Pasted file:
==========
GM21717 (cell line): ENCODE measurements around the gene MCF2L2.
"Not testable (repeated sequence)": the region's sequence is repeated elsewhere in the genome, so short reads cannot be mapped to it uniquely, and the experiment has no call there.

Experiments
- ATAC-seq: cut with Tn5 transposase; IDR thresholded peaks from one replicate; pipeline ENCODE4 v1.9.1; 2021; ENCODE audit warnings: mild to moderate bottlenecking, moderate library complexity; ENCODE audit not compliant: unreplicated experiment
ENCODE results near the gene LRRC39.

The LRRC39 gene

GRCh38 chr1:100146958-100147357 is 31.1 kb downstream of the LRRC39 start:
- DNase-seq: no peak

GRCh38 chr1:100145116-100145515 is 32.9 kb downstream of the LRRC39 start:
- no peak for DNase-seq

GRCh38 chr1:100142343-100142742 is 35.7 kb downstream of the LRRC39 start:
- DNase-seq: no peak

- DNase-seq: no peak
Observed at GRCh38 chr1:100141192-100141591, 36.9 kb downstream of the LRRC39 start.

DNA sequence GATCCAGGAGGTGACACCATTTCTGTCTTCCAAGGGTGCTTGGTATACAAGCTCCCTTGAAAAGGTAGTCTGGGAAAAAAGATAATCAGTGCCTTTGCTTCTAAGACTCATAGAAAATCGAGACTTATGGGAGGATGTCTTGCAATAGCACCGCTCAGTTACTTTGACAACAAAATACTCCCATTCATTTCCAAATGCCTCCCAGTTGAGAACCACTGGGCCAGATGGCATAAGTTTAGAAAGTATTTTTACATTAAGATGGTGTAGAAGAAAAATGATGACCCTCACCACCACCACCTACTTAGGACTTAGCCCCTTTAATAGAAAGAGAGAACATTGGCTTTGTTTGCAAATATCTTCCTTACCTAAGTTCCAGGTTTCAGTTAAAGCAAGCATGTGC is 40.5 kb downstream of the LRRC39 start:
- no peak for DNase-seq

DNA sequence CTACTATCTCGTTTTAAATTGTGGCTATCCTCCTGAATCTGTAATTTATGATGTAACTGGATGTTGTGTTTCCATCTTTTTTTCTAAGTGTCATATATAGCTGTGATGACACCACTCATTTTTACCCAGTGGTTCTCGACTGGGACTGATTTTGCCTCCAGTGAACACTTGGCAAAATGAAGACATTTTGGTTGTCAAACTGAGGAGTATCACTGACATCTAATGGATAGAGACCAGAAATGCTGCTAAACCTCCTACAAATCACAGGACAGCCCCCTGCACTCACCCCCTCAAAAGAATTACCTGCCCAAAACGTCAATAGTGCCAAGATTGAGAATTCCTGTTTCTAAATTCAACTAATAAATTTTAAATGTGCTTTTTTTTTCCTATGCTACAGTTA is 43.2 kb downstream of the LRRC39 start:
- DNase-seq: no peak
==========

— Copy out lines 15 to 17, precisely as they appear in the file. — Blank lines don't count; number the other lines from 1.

DNA sequence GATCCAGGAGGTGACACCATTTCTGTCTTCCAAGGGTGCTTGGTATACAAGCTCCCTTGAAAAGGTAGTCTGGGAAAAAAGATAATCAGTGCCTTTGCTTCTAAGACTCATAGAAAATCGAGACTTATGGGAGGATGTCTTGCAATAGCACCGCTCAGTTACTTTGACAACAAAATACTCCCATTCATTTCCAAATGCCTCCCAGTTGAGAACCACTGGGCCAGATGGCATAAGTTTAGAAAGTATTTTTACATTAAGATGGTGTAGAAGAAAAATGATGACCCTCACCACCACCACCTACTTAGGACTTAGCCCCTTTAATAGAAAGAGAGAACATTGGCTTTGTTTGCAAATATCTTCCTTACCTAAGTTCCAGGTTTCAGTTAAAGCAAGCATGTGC is 40.5 kb downstream of the LRRC39 start:
- no peak for DNase-seq

DNA sequence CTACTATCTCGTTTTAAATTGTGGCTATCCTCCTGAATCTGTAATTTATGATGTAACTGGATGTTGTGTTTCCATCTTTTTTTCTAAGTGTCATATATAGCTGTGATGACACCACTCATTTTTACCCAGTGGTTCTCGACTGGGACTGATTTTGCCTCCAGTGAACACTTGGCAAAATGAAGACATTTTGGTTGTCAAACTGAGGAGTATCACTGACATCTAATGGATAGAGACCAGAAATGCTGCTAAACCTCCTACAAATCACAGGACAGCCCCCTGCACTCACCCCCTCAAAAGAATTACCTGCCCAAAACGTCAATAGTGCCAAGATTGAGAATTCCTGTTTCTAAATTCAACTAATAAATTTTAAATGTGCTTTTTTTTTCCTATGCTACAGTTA is 43.2 kb downstream of the LRRC39 start: